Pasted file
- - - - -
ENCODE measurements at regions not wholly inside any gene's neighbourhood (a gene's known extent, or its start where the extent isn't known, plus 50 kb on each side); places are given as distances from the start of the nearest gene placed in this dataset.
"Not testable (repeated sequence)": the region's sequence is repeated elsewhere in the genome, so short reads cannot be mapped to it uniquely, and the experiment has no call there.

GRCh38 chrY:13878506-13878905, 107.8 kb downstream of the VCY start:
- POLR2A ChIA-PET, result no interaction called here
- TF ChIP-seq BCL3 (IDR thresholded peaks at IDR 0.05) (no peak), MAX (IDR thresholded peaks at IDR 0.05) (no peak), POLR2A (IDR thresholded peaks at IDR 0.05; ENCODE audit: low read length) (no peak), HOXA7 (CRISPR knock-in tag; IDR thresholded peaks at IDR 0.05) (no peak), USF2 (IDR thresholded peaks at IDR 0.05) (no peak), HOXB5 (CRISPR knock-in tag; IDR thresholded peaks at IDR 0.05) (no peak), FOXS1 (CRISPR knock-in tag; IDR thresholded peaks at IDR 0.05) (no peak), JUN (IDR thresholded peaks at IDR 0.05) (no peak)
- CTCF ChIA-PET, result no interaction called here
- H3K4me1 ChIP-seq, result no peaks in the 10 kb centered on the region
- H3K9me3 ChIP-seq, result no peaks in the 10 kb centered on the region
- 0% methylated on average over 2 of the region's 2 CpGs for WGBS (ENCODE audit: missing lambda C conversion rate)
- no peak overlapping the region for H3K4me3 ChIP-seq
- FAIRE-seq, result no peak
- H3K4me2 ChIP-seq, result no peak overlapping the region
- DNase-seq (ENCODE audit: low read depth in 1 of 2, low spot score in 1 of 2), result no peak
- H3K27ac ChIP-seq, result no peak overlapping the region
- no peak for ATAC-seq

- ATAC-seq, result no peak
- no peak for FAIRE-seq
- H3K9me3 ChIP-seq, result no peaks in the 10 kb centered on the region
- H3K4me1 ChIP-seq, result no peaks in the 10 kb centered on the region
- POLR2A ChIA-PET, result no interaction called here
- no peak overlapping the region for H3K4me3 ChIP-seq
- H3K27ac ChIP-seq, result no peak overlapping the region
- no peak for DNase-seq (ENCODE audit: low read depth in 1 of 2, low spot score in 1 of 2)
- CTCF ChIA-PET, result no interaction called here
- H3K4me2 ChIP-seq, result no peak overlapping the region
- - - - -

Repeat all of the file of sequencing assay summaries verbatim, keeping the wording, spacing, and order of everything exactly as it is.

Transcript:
ENCODE measurements at regions not wholly inside any gene's neighbourhood (a gene's known extent, or its start where the extent isn't known, plus 50 kb on each side); places are given as distances from the start of the nearest gene placed in this dataset.
"Not testable (repeated sequence)": the region's sequence is repeated elsewhere in the genome, so short reads cannot be mapped to it uniquely, and the experiment has no call there.

GRCh38 chrY:13878506-13878905, 107.8 kb downstream of the VCY start:
- POLR2A ChIA-PET, result no interaction called here
- TF ChIP-seq BCL3 (IDR thresholded peaks at IDR 0.05) (no peak), MAX (IDR thresholded peaks at IDR 0.05) (no peak), POLR2A (IDR thresholded peaks at IDR 0.05; ENCODE audit: low read length) (no peak), HOXA7 (CRISPR knock-in tag; IDR thresholded peaks at IDR 0.05) (no peak), USF2 (IDR thresholded peaks at IDR 0.05) (no peak), HOXB5 (CRISPR knock-in tag; IDR thresholded peaks at IDR 0.05) (no peak), FOXS1 (CRISPR knock-in tag; IDR thresholded peaks at IDR 0.05) (no peak), JUN (IDR thresholded peaks at IDR 0.05) (no peak)
- CTCF ChIA-PET, result no interaction called here
- H3K4me1 ChIP-seq, result no peaks in the 10 kb centered on the region
- H3K9me3 ChIP-seq, result no peaks in the 10 kb centered on the region
- 0% methylated on average over 2 of the region's 2 CpGs for WGBS (ENCODE audit: missing lambda C conversion rate)
- no peak overlapping the region for H3K4me3 ChIP-seq
- FAIRE-seq, result no peak
- H3K4me2 ChIP-seq, result no peak overlapping the region
- DNase-seq (ENCODE audit: low read depth in 1 of 2, low spot score in 1 of 2), result no peak
- H3K27ac ChIP-seq, result no peak overlapping the region
- no peak for ATAC-seq

- ATAC-seq, result no peak
- no peak for FAIRE-seq
- H3K9me3 ChIP-seq, result no peaks in the 10 kb centered on the region
- H3K4me1 ChIP-seq, result no peaks in the 10 kb centered on the region
- POLR2A ChIA-PET, result no interaction called here
- no peak overlapping the region for H3K4me3 ChIP-seq
- H3K27ac ChIP-seq, result no peak overlapping the region
- no peak for DNase-seq (ENCODE audit: low read depth in 1 of 2, low spot score in 1 of 2)
- CTCF ChIA-PET, result no interaction called here
- H3K4me2 ChIP-seq, result no peak overlapping the region